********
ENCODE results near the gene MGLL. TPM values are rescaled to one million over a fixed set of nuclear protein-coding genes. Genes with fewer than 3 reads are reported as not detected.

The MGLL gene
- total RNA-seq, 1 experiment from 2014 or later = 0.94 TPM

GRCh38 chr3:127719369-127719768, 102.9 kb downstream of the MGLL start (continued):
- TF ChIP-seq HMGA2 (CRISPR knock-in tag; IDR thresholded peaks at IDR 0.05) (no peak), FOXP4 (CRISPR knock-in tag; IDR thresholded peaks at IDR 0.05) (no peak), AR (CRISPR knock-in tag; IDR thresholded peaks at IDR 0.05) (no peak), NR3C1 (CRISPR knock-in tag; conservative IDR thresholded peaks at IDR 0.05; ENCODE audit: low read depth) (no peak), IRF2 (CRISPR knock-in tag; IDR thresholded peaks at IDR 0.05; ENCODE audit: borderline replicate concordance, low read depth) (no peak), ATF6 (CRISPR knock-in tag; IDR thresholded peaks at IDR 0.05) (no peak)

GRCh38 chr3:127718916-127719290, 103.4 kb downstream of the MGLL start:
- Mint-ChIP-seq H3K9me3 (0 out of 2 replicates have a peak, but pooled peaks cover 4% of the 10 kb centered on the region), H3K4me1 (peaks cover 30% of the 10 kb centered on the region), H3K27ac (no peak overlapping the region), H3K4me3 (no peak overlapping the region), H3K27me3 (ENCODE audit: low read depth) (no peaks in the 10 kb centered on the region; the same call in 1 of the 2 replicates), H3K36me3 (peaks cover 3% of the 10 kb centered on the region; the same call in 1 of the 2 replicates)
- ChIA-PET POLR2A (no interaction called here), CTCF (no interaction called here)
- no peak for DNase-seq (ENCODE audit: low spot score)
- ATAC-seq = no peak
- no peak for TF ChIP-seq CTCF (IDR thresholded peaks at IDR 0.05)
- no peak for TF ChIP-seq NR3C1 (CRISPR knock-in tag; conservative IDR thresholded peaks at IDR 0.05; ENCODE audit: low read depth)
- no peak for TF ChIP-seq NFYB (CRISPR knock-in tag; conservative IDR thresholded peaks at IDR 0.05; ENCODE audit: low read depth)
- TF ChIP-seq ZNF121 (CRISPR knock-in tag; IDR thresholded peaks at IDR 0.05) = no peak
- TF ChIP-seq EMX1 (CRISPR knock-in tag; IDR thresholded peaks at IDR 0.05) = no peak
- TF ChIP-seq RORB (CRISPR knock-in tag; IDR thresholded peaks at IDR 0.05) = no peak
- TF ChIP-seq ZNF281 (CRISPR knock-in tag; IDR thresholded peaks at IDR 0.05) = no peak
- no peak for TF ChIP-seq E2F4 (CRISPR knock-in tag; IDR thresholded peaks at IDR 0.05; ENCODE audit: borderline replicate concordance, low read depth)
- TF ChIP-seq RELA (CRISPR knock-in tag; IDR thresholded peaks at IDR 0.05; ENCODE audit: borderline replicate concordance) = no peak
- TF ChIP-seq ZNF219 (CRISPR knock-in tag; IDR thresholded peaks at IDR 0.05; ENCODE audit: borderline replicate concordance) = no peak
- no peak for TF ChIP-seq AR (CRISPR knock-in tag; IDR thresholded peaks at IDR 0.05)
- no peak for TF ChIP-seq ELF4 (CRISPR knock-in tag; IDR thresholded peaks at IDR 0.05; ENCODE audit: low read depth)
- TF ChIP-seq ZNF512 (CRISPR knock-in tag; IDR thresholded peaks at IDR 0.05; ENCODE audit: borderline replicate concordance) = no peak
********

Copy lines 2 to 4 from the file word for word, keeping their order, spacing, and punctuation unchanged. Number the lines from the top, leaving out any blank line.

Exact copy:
The MGLL gene
- total RNA-seq, 1 experiment from 2014 or later = 0.94 TPM

GRCh38 chr3:127719369-127719768, 102.9 kb downstream of the MGLL start (continued):